Our church purchased an LCD (liquid crystal display) projector two years ago. As we incorporated this new technology it was important to us that it would not distract from worship’s narrative but support it as we made the ancient come alive in the present.
Articles in this issue:
Audio Links for Psalter Hymnal and Sing! A New Creation
Since we’ve updated our website, we’ve heard from many of you who want to know where to find the audio links for the songs included in these two songbooks.
Here’s how to find them: visit www.FaithAliveResources.org and type in “Psalter audio” or “Sing audio” in the search box.
The Day of Pentecost is a festival that could easily develop an inferiority complex if its liturgical value were measured by Protestant celebration.
Pentecost, like its first cousins Epiphany and Ascension, passes unnoticed in many congregations. It doesn’t possess the intrinsic “awe” factor of Christmas or the “wow” of Easter. But Pentecost is an amazing holy day. It marks the end of a whole season of resurrection celebration and the beginning (or re-energizing) of Spirit-led, day-to-day, rubber-meets-the-road ministry.
Our liturgical arts committee aims to include color, music, motion, and symbolism in worship. For Pentecost, we wanted to symbolize how the Holy Spirit came upon the disciples with wind and flame.
There are many ways to depict a flame, but depicting wind is more difficult. To capture the motion of both and remind us of the motion of the Holy Spirit, we used wind to blow the flames of an 8-foot-tall fabric fire.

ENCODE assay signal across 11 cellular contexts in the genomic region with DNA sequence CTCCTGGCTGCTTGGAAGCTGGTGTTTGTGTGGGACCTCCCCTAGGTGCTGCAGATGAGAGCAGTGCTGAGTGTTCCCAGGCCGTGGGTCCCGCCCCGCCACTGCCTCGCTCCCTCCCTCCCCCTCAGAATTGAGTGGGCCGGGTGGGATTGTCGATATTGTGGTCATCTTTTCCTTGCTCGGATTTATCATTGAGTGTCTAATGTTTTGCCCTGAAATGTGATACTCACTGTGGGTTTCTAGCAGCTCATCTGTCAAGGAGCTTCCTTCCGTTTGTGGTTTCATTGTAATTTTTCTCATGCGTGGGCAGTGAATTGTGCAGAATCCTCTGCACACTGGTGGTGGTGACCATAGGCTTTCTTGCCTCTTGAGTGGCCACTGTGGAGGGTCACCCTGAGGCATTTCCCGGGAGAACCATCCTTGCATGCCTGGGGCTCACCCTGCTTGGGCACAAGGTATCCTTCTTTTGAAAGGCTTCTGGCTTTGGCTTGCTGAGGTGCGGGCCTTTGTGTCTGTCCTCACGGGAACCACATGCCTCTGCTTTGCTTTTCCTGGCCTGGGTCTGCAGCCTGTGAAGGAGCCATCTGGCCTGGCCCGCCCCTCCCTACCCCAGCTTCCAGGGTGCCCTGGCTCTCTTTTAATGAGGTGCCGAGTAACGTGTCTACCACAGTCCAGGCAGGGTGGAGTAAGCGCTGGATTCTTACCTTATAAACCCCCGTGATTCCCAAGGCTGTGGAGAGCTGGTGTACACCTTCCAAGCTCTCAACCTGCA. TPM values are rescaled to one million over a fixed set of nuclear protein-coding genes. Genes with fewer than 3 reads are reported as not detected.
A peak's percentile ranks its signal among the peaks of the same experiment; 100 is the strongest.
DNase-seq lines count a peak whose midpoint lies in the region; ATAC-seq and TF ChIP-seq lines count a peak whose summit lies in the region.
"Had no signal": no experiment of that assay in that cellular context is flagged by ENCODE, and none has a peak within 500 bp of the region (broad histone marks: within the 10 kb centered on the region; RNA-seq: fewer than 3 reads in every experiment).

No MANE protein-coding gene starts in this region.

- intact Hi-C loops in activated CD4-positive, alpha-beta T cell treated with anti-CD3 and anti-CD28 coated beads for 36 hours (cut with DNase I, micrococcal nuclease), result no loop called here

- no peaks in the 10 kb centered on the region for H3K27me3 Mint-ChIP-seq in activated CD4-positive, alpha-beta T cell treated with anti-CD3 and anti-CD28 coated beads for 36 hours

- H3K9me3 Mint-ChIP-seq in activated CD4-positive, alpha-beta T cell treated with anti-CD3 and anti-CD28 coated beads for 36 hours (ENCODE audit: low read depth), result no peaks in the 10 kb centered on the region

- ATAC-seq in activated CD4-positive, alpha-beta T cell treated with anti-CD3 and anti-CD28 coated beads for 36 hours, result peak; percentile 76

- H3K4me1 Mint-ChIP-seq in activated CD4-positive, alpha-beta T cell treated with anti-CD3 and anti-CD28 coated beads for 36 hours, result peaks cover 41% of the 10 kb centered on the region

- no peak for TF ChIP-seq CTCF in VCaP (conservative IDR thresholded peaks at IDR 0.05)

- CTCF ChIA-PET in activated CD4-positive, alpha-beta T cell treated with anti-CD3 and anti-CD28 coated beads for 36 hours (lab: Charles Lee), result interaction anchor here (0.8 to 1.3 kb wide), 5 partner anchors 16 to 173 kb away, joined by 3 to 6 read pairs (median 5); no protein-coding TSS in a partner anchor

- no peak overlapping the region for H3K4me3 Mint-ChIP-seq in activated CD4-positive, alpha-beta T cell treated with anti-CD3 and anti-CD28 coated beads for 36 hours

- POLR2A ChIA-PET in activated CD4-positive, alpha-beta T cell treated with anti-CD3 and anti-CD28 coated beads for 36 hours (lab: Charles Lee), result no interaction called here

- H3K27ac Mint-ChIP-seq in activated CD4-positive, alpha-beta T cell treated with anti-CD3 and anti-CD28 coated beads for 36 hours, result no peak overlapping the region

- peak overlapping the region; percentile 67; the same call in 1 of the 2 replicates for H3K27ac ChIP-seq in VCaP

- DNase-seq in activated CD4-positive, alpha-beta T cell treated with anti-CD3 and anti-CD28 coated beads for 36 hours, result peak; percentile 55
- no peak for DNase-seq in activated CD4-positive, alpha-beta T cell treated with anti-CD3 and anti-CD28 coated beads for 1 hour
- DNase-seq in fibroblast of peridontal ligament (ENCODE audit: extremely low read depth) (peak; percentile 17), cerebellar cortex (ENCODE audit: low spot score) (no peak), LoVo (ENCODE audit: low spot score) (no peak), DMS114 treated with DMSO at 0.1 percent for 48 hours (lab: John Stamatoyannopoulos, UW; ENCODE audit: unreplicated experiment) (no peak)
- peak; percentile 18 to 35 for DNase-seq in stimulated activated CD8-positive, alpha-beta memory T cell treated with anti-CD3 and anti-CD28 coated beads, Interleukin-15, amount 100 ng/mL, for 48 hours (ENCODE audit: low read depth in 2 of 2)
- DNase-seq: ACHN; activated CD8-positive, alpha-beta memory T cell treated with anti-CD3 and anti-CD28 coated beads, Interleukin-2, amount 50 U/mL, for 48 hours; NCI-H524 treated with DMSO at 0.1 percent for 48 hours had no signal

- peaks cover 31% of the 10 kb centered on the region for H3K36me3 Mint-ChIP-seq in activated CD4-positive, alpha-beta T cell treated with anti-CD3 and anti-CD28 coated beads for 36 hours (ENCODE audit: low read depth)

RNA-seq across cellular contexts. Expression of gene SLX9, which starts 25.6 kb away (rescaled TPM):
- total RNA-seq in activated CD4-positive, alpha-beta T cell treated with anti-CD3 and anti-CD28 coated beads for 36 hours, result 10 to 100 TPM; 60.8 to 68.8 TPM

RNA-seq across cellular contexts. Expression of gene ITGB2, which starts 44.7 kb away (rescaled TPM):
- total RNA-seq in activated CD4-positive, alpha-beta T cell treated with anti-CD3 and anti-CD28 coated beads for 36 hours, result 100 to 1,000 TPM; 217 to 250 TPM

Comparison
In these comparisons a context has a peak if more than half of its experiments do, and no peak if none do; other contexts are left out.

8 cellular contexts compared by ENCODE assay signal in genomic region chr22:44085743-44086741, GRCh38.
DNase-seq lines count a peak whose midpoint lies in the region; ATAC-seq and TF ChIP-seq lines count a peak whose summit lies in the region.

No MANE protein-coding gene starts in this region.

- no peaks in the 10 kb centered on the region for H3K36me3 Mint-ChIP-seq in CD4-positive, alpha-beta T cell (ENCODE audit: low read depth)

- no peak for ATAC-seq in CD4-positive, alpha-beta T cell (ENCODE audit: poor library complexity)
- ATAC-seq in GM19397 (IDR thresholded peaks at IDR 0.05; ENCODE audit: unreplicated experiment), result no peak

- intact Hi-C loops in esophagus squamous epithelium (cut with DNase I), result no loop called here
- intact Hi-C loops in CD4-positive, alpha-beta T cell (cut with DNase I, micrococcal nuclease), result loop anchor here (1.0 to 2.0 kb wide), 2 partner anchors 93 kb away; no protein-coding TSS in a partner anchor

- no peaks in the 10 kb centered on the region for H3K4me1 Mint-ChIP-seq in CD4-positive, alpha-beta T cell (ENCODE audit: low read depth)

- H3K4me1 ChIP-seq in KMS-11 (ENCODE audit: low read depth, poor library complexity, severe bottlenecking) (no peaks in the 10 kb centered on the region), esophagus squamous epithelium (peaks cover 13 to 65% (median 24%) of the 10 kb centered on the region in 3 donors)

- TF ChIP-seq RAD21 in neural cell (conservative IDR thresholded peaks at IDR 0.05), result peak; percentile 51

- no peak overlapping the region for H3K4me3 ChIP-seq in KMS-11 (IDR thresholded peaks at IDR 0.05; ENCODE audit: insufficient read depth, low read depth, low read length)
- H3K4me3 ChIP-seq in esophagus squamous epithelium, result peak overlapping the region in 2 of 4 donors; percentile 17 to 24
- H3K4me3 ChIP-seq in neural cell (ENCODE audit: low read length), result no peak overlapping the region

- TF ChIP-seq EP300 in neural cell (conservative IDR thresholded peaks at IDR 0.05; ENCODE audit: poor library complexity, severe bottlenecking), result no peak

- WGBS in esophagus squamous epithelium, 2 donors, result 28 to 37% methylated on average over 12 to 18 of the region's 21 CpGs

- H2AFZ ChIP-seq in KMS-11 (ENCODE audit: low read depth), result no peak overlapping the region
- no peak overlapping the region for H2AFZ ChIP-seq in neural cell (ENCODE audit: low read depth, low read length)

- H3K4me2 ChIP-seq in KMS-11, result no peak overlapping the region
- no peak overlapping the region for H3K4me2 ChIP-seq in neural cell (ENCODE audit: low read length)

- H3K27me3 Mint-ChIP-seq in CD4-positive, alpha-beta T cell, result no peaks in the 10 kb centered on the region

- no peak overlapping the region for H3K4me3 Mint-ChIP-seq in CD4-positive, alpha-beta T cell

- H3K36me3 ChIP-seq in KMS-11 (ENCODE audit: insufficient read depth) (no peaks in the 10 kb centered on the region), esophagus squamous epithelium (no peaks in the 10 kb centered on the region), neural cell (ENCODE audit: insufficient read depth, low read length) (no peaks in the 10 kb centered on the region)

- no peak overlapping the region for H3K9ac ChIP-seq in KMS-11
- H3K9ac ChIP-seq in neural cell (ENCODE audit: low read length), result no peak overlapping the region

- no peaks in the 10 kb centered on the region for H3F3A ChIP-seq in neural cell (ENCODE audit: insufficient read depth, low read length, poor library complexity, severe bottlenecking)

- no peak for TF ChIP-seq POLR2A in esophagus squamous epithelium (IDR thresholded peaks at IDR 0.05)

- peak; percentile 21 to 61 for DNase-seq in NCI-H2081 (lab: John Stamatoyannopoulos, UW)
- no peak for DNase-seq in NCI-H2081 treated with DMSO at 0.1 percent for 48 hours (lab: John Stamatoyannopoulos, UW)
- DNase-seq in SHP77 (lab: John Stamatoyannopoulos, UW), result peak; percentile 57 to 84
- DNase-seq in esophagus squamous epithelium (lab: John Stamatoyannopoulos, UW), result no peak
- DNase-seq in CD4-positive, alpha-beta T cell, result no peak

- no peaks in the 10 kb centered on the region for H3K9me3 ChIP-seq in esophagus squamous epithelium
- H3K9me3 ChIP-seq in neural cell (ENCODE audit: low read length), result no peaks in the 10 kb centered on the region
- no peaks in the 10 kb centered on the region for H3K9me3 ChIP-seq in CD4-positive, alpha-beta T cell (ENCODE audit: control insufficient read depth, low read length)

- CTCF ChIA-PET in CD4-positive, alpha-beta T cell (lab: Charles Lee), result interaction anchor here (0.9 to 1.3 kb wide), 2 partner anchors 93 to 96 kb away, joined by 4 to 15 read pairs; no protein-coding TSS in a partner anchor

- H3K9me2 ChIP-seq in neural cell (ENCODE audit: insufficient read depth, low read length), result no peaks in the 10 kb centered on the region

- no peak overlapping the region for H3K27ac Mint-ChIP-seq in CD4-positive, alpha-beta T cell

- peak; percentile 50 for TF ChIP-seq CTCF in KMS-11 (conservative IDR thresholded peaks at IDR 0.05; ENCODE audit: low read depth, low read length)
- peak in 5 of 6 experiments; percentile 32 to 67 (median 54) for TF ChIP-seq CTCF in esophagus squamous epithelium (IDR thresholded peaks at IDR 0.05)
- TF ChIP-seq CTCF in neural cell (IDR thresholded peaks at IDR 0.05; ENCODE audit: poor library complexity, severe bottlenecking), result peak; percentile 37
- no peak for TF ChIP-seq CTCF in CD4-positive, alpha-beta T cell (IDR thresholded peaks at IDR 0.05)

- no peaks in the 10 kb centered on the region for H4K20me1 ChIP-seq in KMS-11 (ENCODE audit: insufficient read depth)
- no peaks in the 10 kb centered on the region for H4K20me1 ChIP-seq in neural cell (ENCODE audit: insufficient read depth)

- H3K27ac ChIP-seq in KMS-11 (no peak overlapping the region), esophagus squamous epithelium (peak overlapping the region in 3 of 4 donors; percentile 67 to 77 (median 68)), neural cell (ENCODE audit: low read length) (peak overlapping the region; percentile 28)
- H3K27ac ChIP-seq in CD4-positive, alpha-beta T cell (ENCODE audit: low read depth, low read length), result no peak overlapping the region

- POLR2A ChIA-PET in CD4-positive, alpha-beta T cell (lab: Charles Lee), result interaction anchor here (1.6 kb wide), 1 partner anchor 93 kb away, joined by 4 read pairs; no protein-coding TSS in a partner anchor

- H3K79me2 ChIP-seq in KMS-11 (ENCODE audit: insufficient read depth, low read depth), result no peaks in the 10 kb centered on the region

Lots of people walk or drive by your church building each week. What does it say about you?
You keep the place fixed up. It’s accessible to people with disabilities. You make sure the landscaping is kept up. What else can you do to get your neighbors to visit your church? To pique their curiosity?
Our church follows the seasons of the Christian year and the lectionary Scripture passages, changing banners and colors accordingly. When we planned a service called “Singing Through the Christian Year,” it provided us with the opportunity to “walk through” the Christian year in one evening and to reprise many of the choir anthems we had learned and used in services over the past year.
It was an ordinary Sunday morning for the church in Obala, a village 40 kilometers from Cameroon’s capital city of Yaoundé. But for me it was anything but ordinary as I witnessed the evangelical power of singing that called people to worship the triune God.
In August 2006, the Calvin Institute of Christian Worship sponsored an amazing trip to the Philippines, Indonesia, and Singapore. Nine Institute staff members, myself included, spent a month meeting with worshiping communities there.
In part one of this two-part article, Calvin Van Reken argues that the church ought to reclaim the practice of calling God’s people to obedient living. I encourage you to take time to read this article, to think it through, and to discuss it with your worship planning group or others in your church community.